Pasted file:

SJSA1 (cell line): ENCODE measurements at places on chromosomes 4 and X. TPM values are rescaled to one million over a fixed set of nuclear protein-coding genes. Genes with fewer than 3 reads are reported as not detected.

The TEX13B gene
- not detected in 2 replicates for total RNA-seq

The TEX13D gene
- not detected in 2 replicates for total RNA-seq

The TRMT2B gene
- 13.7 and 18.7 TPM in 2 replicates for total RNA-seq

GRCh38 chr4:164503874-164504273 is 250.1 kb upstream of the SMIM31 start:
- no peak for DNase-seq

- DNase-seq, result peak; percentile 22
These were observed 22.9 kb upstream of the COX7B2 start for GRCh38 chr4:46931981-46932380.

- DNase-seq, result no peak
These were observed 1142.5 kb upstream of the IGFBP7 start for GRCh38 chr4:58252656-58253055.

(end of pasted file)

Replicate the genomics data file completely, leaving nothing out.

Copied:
SJSA1 (cell line): ENCODE measurements at places on chromosomes 4 and X. TPM values are rescaled to one million over a fixed set of nuclear protein-coding genes. Genes with fewer than 3 reads are reported as not detected.

The TEX13B gene
- not detected in 2 replicates for total RNA-seq

The TEX13D gene
- not detected in 2 replicates for total RNA-seq

The TRMT2B gene
- 13.7 and 18.7 TPM in 2 replicates for total RNA-seq

GRCh38 chr4:164503874-164504273 is 250.1 kb upstream of the SMIM31 start:
- no peak for DNase-seq

- DNase-seq, result peak; percentile 22
These were observed 22.9 kb upstream of the COX7B2 start for GRCh38 chr4:46931981-46932380.

- DNase-seq, result no peak
These were observed 1142.5 kb upstream of the IGFBP7 start for GRCh38 chr4:58252656-58253055.